Celebrating the blues at King Biscuit Blues Festival in Arkansas

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HELENA, Ark.-- In "Life on the Mississippi," Mark Twain recalled this town as "one of the prettiest situations on the Mississippi."

Located on the river's west bank at the base of a long ridge 65 miles south of Memphis, the town took root and grew prosperous during the mid-18th century as a center of river commerce and cotton. Handsome red brick storefronts were erected along its Cherry and Walnut streets, and warehouses and wharves along the riverbank bustled with activity. Despite religious conservatism, Helena also buzzed with the rowdy entertainments of a riverboat town.

But the town's fortunes waned, starting with a Civil War battle there in 1863 and exacerbated by periodic flooding and the long decline of the steamboat era. Although railroads eventually came to serve the region, the main lines and new factories favored higher, less flood-prone lands west of the ridge. Pinned between the ridge and the river, Helena had no room to grow. In 1909 the new town of West Helena was incorporated over the ridge, and the old streets downtown continued their decline.

So for the past 70 years, Helena's primary fame has been about the blues.

In the early 1940s, a Helena blues fan persuaded the owner of radio station KFFA-AM to let him have a 30-minute program each weekday afternoon at 12:15, a slot timed to coincide with the lunch break on local farms and factories.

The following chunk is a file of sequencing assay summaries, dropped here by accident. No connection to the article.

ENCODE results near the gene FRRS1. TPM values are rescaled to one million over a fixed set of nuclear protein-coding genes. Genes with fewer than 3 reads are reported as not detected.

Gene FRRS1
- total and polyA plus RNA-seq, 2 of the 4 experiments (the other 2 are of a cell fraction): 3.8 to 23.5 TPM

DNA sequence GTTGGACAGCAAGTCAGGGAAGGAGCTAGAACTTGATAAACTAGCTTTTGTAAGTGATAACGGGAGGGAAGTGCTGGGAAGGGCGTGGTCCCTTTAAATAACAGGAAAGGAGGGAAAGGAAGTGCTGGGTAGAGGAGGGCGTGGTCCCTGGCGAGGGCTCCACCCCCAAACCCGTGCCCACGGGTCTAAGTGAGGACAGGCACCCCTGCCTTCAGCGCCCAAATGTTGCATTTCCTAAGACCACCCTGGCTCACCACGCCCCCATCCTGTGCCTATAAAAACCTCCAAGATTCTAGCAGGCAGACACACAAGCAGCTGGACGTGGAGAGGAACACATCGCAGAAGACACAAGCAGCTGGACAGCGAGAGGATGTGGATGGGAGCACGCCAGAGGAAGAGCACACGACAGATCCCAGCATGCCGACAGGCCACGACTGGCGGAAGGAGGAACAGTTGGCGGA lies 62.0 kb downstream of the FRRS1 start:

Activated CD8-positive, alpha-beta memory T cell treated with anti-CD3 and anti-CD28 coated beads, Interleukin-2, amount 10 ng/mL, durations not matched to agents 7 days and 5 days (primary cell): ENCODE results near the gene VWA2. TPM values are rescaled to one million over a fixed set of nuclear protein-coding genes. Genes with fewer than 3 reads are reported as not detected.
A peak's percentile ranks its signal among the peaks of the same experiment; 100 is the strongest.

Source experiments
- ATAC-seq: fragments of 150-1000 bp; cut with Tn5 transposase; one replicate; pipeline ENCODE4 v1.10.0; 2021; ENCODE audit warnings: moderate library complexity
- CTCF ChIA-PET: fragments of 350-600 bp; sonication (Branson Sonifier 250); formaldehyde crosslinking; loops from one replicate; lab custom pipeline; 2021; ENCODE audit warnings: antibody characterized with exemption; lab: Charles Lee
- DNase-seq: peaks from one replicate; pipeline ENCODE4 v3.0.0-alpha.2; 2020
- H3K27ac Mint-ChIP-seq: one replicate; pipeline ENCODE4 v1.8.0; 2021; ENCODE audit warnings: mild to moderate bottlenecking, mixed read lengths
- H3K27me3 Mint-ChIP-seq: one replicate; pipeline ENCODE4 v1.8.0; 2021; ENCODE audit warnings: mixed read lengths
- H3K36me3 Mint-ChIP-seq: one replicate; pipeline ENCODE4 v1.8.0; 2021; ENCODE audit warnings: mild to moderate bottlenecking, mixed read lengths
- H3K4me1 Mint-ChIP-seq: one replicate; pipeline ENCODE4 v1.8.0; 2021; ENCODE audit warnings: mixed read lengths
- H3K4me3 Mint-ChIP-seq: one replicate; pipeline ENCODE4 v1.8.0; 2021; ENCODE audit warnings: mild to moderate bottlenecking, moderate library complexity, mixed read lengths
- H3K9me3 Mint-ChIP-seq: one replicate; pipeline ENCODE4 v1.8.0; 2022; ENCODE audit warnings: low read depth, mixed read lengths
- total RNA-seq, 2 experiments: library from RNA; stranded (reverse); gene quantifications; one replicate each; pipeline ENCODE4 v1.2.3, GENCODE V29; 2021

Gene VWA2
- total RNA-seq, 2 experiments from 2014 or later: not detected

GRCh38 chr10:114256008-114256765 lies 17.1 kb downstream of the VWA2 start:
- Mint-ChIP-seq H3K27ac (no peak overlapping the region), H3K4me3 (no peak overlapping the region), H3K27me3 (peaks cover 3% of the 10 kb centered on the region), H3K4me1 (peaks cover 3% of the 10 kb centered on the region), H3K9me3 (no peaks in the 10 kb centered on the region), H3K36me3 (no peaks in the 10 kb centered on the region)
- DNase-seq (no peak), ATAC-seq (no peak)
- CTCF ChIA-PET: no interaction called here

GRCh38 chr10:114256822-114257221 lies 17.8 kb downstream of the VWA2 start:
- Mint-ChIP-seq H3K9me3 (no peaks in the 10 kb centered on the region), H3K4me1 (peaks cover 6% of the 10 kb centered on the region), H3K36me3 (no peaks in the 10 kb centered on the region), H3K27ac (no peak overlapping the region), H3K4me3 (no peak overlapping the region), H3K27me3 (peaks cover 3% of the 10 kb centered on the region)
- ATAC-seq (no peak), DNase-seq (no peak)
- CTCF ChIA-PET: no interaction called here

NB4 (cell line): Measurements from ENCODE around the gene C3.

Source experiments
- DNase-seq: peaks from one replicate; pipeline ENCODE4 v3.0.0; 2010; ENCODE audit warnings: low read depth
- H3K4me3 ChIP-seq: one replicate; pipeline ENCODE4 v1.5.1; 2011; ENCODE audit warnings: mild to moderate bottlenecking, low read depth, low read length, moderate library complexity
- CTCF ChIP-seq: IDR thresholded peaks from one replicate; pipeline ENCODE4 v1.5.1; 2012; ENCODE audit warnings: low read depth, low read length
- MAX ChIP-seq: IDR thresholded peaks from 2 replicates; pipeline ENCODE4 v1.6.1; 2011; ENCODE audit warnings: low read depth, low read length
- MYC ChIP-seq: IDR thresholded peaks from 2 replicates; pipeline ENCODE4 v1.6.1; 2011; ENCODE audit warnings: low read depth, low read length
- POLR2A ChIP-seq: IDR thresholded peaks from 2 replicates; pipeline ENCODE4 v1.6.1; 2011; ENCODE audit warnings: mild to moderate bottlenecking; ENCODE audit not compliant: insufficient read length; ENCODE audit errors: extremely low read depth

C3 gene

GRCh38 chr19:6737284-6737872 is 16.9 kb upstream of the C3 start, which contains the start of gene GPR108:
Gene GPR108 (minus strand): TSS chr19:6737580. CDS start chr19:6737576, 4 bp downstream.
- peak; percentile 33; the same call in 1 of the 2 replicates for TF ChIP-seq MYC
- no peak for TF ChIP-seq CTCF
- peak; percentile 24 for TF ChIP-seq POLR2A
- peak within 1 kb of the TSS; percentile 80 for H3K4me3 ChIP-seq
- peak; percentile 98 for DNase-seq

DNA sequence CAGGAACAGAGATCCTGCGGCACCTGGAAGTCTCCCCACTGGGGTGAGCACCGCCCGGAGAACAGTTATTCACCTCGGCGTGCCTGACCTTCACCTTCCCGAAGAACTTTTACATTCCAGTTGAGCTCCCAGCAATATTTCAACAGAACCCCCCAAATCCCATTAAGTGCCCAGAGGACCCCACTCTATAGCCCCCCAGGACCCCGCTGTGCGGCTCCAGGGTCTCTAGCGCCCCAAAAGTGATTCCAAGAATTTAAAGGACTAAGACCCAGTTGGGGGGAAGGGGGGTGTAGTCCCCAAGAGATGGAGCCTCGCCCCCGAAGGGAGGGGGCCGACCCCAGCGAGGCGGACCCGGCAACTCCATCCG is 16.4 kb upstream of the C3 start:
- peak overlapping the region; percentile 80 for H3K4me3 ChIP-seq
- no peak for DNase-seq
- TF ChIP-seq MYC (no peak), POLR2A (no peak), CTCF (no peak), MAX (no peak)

Sponsored by the King Biscuit Flour Co., the first show aired on Nov. 21, 1941, featuring live performances by blues harmonica player Sonny Boy Williamson and guitarist Robert Lockwood Jr. The only radio show in the country to feature African-American musicians, its audience grew steadily, and in short order the King Biscuit Entertainers added pianist Pinetop Perkins and drummer James Peck Curtis.

King Biscuit Blues Festival in Helena, Ark.

This year's 28th King Biscuit Blues Festival runs from Oct. 10-12 and features more than 60 acts. The Main Stage headliners include the Gregg Allman Band, Bobby Rush, Robert Cray, James Cotton and Marcia Ball.

A three-day pass to The Main Stage enclosure costs $40 in advance or $45 at the door, and various sponsorship packages that also access to the VIP area in front of the stage and Saturday night party in an adjacent tent start at $200. All the rest of Helena's music is free.